مقاله انگلیسی رایگان در مورد اینکوباسیون دانشگاه منطقه ای: دیدگاه ذینفعان چند سطح
|عنوان مقاله||Situated regional university incubation: A multi-level stakeholder perspective|
|ترجمه عنوان مقاله||اینکوباسیون دانشگاه منطقه ای: دیدگاه ذینفعان چند سطح|
|تعداد صفحات مقاله||۱۰ صفحه|
|رشته های مرتبط||علوم تربیتی|
|گرایش های مرتبط||مدیریت و برنامه ریزی آموزشی|
|مجله||تکنولوژی – Technovation|
|دانشگاه||دانشکده مدیریت دانشگاه ملین، ریدل هال، ایرلند شمالی|
|کلمات کلیدی||مدل های انکوباسیون دانشگاه، زمینه های منطقه ای، تئوری ذینفعان، تجزیه و تحلیل مورد مطالعه مقایسه|
|لینک مقاله در سایت مرجع||لینک این مقاله در سایت الزویر (ساینس دایرکت) Sciencedirect – Elsevier|
|وضعیت ترجمه مقاله||ترجمه آماده این مقاله موجود نمیباشد. میتوانید از طریق دکمه پایین سفارش دهید.|
|دانلود رایگان مقاله||دانلود رایگان مقاله انگلیسی|
|سفارش ترجمه این مقاله||سفارش ترجمه این مقاله|
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It is widely recognised that sustainable economic development is dependant on the stimulation of innovation and new firm formation within regions (Mian, 2011; Liargovas, 2013). From the early 1980s, University Incubation models have emerged within the wider University Technology Transfer (UTT) process as effective mechanisms for nurturing and supporting spin-out firms (Allen and Rahman, 1985; Lewis, 2001; Voisey et al., 2006). Since then, such models have emerged globally with the aim of stimulating economic development and growth (Mian, 2011). Within the literature, although the process of incubation varies, it is generally considered to incorporate mentoring and knowledge exchange between various stakeholders to enhance sustainability and growth (Hackett and Dilts, 2008; Wonglimpiyarat, 2010; Ahmad and Ingle, 2011). Consequently, it is an interactive process often involving inter-organisational collaboration between government, universities, industry and end user stakeholders (Garrett-Jones et al., 2005; Fogelberg and Sandén, 2008; Howells et al., 2012).
Recent research identifies the need to consider contextual factors when exploring incubation processes in a regional setting (Liargovas, 2013; Carayannis and Rakhmatullin, 2014; Zahra et al., 2014). Although both Phan et al. (2005) and Tamasy (2007) refer to the impact of regional contextual factors on incubation, to date this is an underexplored area lacking a consistent theoretical foundation (Oakey et al., 2012). In addition, Daskalopoulou et al., (2010) suggest there is likely to be variances in university incubation models and performance across regions. This approach contrasts with a universal best practise ethos applicable across all regions and suggests the need to identify and leverage unique and idiosyncratic regional influences on university incubation models. In seeking to address these changes at a regional and local level, a number of studies have suggested that the triple helix model (Academia, Industry and Regional government actors) should be extended to include the users of innovation as a fourth helix and ‘multi focal lens’ (Carayannis and Rakhmatullin, 2014:212). Users are seen as a specific stakeholder grouping with that of society (Carayannis and Campbell, 2009; Afonso et al., 2012), where the level of engagement of such users may vary (Arnkil et al., 2010) and is seen as playing a demand role within the incubation ecosystem and thus giving a commercial focus to the incubation process (Afonso et al., 2012). Moreover, Carayannis and Rakhmatullin (2014) suggest the need to classify stakeholder groupings that interact in a dynamic manner in producing innovative products for end users built upon regional strengths. In seeking to explore University incubation in this context it is thus suggested that stakeholder theory offers a unique perspective to probe the contextual nature of a region and its constituent university incubation models where the emphasis is on contextually grounded approaches as represented by different stakeholder groupings and their voices, tensions and synergies (Asheim and Coenen, 2005; Etzkowitz, et al., 2005; Plewa et al., 2013). However, when considering the role of stakeholders in incubation, there is a need to recognise that stakeholders may vary in accordance with region and university type. In addition, the strategy, culture, skills and knowledge of universities may all impact upon incubation models adopted (Hewitt-Dundas, 2012).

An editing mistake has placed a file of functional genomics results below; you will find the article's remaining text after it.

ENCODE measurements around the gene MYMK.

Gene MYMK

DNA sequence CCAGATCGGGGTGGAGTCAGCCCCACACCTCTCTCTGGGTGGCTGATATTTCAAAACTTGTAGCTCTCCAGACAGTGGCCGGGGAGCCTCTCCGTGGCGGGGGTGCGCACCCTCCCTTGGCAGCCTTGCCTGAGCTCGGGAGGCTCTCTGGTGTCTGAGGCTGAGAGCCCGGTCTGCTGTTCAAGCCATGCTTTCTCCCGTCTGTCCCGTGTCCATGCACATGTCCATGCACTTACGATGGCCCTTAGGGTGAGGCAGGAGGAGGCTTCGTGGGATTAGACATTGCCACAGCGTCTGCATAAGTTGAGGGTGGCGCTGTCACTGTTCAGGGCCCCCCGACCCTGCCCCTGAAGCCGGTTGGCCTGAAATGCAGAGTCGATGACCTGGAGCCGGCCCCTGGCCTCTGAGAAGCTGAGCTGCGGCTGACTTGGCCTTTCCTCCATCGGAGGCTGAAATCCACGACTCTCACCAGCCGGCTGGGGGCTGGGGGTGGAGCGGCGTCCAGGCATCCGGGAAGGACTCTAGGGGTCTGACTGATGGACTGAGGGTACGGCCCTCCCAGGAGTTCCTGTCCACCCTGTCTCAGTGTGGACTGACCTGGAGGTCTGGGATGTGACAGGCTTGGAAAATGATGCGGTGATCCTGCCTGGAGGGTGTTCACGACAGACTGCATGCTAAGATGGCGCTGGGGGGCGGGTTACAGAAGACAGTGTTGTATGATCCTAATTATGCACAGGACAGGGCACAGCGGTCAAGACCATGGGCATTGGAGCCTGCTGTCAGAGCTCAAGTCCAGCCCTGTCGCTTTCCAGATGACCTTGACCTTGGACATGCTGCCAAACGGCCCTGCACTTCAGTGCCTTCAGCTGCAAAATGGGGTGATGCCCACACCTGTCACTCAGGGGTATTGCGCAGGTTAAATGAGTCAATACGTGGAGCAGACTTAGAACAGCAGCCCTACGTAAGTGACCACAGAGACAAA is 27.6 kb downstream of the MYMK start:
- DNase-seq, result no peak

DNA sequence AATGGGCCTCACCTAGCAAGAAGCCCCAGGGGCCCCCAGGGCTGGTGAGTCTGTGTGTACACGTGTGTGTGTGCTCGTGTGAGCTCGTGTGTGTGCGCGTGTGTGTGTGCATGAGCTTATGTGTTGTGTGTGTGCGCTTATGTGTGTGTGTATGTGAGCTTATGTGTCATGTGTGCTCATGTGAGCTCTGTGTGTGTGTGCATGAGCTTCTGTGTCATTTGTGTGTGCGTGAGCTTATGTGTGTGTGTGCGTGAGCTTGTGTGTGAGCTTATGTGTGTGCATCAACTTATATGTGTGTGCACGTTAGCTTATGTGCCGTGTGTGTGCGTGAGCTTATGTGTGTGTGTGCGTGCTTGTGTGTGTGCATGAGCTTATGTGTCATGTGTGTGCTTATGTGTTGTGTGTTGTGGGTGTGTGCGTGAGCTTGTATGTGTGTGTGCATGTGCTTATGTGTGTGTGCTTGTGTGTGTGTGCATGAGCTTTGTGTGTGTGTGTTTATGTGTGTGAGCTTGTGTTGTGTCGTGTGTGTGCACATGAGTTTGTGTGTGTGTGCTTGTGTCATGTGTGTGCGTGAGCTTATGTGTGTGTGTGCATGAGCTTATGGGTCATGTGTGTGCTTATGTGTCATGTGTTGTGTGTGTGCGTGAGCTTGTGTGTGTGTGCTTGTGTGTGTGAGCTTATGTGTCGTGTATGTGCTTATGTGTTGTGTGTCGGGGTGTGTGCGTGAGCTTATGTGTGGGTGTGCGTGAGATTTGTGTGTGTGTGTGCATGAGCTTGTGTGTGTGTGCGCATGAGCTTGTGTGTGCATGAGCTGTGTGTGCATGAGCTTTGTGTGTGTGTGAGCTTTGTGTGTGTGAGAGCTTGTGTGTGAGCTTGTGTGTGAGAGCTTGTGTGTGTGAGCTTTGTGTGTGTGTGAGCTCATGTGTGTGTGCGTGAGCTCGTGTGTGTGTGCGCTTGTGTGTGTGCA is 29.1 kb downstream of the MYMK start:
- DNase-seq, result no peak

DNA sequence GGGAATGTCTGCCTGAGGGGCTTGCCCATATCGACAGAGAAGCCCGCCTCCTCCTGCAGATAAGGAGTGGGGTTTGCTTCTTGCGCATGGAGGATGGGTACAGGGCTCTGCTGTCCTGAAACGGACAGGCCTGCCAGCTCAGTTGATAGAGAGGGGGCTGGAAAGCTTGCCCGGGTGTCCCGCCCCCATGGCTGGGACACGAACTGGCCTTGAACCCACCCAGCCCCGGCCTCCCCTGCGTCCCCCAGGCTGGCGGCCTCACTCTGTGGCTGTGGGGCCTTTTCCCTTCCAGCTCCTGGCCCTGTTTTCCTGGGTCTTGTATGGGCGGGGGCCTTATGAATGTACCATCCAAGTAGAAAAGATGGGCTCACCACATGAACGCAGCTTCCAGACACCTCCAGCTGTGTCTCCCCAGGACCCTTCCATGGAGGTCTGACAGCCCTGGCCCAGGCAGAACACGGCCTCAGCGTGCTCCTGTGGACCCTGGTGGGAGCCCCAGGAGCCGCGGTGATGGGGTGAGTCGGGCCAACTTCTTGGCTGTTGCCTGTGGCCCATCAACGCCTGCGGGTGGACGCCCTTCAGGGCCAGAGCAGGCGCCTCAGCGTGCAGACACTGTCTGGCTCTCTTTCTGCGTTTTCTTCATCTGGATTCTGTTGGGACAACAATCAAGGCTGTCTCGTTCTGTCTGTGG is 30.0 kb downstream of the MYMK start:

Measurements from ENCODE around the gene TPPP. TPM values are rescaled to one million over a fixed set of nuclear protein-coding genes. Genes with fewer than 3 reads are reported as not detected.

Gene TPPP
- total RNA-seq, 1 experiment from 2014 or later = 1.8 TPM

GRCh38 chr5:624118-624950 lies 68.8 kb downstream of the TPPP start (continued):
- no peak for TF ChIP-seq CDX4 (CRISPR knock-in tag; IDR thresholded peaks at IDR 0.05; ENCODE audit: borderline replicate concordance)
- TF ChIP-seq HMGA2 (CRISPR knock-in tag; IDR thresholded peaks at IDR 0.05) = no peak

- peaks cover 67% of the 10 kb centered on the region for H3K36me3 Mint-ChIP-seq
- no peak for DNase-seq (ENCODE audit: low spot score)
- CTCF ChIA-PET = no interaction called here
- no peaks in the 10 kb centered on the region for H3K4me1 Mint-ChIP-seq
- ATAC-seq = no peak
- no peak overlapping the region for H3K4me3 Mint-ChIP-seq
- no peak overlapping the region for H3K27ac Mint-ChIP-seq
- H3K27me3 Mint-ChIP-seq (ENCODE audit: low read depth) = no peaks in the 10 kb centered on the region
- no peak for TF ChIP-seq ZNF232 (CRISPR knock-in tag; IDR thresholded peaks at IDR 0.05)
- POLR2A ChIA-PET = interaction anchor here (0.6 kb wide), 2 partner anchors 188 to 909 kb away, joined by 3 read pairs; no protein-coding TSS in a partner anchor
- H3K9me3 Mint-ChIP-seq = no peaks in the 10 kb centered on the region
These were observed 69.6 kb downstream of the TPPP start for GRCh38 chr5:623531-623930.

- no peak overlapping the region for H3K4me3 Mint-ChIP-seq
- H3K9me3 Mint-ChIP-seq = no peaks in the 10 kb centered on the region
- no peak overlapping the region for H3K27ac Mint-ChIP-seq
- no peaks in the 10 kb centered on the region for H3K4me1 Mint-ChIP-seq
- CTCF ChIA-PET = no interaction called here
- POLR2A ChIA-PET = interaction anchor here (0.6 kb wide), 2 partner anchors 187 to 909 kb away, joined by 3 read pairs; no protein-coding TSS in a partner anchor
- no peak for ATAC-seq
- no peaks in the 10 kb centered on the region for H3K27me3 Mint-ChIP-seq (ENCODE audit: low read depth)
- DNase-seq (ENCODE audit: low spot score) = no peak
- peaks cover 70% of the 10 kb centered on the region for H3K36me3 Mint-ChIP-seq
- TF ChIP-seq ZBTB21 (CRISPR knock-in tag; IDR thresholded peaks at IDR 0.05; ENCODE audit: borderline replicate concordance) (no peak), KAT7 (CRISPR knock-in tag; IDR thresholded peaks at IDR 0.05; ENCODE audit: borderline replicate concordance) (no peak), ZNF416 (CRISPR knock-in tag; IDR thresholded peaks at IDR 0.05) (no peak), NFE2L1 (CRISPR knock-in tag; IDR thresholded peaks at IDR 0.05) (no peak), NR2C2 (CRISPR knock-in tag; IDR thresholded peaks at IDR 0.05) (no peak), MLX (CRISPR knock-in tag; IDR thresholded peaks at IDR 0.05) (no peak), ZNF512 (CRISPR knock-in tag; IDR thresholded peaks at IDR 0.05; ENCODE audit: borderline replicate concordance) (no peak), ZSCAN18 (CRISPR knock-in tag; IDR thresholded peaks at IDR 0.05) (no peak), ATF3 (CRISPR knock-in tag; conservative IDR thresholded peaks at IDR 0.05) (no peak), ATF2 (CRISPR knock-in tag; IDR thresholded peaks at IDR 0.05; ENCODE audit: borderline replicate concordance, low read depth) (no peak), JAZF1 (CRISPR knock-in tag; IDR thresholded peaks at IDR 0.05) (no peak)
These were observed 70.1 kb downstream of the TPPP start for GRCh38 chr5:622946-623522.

Accordingly, the aim of this paper is to use a stakeholder lens to explore the development of University incubation models within unique regional and organisational characteristics and constraints. The paper commences with an overview of university incubation models and their subsequent adoption. Stakeholder theory is then used as the theoretical lens by which to analyse this adoption. The following section then presents the methodological rationale and method; which is subsequently followed by a critical evaluation of case study findings. Finally, the implications for theory and practise are considered.